I think what Dundes and Dorson were getting at had more to do with the perception that a written or art tale carries with it an acknowledgement of personal history. I can agree with that. But even fairy tales that we so often claim are universal and ageless carry the thumbprints of their own time. An international lawyer speaking at a fairy tale conference I attended at Princeton some years ago showed us how the fairy tale punishments in classic European fairy tales could be explained in terms of the community mores and laws from the era in which each story came from. Thus the witch shoved into the oven in “Hansel and Gretel,” or the wicked queen in her red hot iron shoes were reflections of prevailing laws about the burning of witches, and so forth.

That our stories are mirrors of our time, reflecting prevalent prejudices and class hatreds, should not surprise us. The tellers, retellers, the originators of art tales do not live in a vacuum but in a specific community. Our stories are part of our tribal mentality, even for those of us who like to think that our tribe is global. We can try to escape small-mindedness, prejudice, hatred, but the verdict of future historians, scholars, and readers will task us for our biases, our judgments, our laws.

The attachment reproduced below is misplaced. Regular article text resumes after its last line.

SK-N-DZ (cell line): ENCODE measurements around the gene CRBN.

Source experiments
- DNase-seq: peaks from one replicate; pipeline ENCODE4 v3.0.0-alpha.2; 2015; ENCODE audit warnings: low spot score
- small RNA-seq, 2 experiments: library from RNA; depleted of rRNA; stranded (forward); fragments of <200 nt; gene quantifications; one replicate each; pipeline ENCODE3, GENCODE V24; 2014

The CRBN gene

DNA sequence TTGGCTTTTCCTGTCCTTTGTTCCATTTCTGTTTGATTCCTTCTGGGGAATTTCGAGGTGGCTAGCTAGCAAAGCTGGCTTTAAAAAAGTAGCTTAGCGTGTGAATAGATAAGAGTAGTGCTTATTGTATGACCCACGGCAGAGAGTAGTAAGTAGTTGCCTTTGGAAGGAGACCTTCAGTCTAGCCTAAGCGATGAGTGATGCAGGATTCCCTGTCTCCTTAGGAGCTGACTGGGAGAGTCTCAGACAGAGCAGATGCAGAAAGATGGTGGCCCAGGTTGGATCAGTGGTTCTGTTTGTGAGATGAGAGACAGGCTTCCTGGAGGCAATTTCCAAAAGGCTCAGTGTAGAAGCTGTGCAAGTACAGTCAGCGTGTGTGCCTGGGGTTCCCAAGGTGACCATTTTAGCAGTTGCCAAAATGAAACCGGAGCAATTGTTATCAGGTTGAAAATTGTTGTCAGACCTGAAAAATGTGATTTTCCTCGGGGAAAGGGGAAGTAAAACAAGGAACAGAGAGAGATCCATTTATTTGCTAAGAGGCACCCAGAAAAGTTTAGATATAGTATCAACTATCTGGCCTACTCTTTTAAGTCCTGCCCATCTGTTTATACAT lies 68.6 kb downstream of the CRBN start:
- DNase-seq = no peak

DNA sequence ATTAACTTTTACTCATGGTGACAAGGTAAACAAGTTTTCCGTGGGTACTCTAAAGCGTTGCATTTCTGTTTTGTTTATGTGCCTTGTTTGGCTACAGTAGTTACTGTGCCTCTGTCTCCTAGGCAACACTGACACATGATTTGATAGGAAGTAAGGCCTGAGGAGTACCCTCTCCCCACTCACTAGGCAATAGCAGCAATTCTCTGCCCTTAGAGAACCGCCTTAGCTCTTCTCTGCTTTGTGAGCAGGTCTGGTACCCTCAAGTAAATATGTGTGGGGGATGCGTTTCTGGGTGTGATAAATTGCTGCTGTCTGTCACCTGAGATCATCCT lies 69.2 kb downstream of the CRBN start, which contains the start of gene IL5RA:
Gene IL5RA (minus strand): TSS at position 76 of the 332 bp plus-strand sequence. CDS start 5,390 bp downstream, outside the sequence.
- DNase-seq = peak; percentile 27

Let me give you two fairy tale examples.

Think “Puss in Boots,” where the troll/dragon who has lived many year as the king’s neighbor with never a harsh word between them. Or at least none we are made aware of in the story. He is an employer of the local peasantry and none of them seem to curse his name. Indeed, his fields are well tended, his people well looked after as far as we can tell from the story.

Along comes Puss who decides to help his young master to a large slice of the noble pie and, like Mr. Romney and Bain Capital, he disposes of the troll/dragon, then takes over the family business. And we all applaud Puss’ ingenuity and his courage, not because the troll/dragon has been demonstrably wicked or evil. After all, unlike some of his cousins, he hasn’t been devouring the local gentry. However, the troll/dragon is fair game for Puss simply because he is The Other. In fairy tale terms, he is a red shirt; he is disposable. Nobody mourns him, and everyone considers the trickster Puss to be a genius.

Now think “Rumplestiltskin.”

A miller tells the king’s messenger his daughter can spin straw into gold. He lies — and he knows he is lying. His daughter is complicitous in the lie. She knows he is lying and now she is lying too. The king wants the girl because he wants the gold. If she does not produce the gold, he will kill her. If she does produce the gold, he will marry her. The perfect wife with an ongoing dowry.

The king locks the girl into a room in a tower. She has till dawn to do the deed, to prove that she is worthy to be married to the king, worthy to live another day, worthy to keep supplying the kingdom with gold.

Do we like any of these folks? Not really. They are liars, greedyguts, narcissists all.

But wait...

The miller’s daughter sits weeping by a spinning wheel in the small room, surrounded by piles and piles of straw, certain that in the morning she will die because she knows that spinning straw into gold is well above her pay grade. And because her father lied about it.